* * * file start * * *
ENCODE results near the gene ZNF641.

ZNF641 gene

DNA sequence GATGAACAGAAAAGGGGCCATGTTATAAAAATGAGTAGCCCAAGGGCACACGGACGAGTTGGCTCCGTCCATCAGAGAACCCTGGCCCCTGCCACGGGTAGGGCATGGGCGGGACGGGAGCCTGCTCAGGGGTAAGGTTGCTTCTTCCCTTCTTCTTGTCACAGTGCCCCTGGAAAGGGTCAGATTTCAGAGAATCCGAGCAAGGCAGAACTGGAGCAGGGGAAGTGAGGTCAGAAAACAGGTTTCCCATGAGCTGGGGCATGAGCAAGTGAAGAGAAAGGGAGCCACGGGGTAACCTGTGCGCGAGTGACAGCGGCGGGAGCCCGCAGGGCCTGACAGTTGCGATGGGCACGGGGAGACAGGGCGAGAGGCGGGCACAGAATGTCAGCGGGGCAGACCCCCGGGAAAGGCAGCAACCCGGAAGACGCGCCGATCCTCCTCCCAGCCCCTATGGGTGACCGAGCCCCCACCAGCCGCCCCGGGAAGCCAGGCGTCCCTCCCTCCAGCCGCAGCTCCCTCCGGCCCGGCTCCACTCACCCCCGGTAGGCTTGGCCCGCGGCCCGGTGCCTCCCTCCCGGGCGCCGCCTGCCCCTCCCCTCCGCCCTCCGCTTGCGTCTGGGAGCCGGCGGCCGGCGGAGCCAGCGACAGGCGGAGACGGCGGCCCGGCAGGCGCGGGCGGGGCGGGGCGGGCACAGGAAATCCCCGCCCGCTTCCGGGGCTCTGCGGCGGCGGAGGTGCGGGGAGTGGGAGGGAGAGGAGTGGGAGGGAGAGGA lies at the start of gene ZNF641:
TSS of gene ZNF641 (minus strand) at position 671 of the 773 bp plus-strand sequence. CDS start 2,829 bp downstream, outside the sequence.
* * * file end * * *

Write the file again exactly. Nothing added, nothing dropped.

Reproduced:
ENCODE results near the gene ZNF641.

ZNF641 gene

DNA sequence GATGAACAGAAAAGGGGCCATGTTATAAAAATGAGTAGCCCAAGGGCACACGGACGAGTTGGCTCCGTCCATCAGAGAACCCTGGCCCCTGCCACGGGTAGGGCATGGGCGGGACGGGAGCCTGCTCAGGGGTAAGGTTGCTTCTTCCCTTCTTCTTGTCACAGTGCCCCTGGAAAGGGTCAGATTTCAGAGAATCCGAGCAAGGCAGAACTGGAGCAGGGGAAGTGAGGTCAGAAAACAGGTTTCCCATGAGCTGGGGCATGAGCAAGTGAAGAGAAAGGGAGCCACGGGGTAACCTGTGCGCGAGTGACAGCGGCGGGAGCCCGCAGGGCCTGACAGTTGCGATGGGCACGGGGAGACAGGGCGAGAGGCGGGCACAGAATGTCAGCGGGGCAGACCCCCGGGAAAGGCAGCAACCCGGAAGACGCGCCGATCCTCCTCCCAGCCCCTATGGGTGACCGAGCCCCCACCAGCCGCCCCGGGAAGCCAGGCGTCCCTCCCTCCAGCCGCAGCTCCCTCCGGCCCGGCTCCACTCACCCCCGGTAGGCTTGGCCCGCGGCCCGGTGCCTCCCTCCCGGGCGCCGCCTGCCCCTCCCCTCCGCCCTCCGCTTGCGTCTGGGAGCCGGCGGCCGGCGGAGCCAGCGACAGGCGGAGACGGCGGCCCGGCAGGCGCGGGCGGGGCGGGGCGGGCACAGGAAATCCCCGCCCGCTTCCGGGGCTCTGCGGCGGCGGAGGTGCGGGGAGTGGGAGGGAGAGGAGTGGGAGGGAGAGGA lies at the start of gene ZNF641:
TSS of gene ZNF641 (minus strand) at position 671 of the 773 bp plus-strand sequence. CDS start 2,829 bp downstream, outside the sequence.